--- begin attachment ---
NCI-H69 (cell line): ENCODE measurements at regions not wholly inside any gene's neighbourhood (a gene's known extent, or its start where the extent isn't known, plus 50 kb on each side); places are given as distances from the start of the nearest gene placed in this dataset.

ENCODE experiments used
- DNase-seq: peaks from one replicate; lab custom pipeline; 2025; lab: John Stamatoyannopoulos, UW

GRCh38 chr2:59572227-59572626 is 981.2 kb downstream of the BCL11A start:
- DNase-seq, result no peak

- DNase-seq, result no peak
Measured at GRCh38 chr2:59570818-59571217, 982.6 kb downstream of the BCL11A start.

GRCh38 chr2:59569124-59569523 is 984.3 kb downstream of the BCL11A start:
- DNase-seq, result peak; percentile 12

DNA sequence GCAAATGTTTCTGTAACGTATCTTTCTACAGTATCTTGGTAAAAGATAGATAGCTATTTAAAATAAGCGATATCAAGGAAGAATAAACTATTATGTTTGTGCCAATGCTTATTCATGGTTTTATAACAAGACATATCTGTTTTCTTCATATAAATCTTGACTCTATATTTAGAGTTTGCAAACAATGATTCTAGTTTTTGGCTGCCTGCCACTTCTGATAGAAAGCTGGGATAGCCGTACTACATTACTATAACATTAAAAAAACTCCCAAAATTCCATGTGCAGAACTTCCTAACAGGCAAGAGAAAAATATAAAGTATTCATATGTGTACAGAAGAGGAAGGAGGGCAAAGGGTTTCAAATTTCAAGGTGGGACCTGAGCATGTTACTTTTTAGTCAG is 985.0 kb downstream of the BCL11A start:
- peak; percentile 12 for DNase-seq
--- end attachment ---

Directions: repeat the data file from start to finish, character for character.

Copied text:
NCI-H69 (cell line): ENCODE measurements at regions not wholly inside any gene's neighbourhood (a gene's known extent, or its start where the extent isn't known, plus 50 kb on each side); places are given as distances from the start of the nearest gene placed in this dataset.

ENCODE experiments used
- DNase-seq: peaks from one replicate; lab custom pipeline; 2025; lab: John Stamatoyannopoulos, UW

GRCh38 chr2:59572227-59572626 is 981.2 kb downstream of the BCL11A start:
- DNase-seq, result no peak

- DNase-seq, result no peak
Measured at GRCh38 chr2:59570818-59571217, 982.6 kb downstream of the BCL11A start.

GRCh38 chr2:59569124-59569523 is 984.3 kb downstream of the BCL11A start:
- DNase-seq, result peak; percentile 12

DNA sequence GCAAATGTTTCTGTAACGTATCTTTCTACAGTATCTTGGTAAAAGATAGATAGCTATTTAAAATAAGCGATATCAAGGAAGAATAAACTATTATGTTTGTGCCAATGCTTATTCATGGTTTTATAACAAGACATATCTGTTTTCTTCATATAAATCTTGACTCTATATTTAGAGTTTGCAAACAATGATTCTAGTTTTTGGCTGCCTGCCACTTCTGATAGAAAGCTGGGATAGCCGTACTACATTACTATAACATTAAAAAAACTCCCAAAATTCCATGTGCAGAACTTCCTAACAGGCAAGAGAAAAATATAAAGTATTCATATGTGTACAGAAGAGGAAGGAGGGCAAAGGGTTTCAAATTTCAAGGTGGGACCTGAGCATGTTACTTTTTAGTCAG is 985.0 kb downstream of the BCL11A start:
- peak; percentile 12 for DNase-seq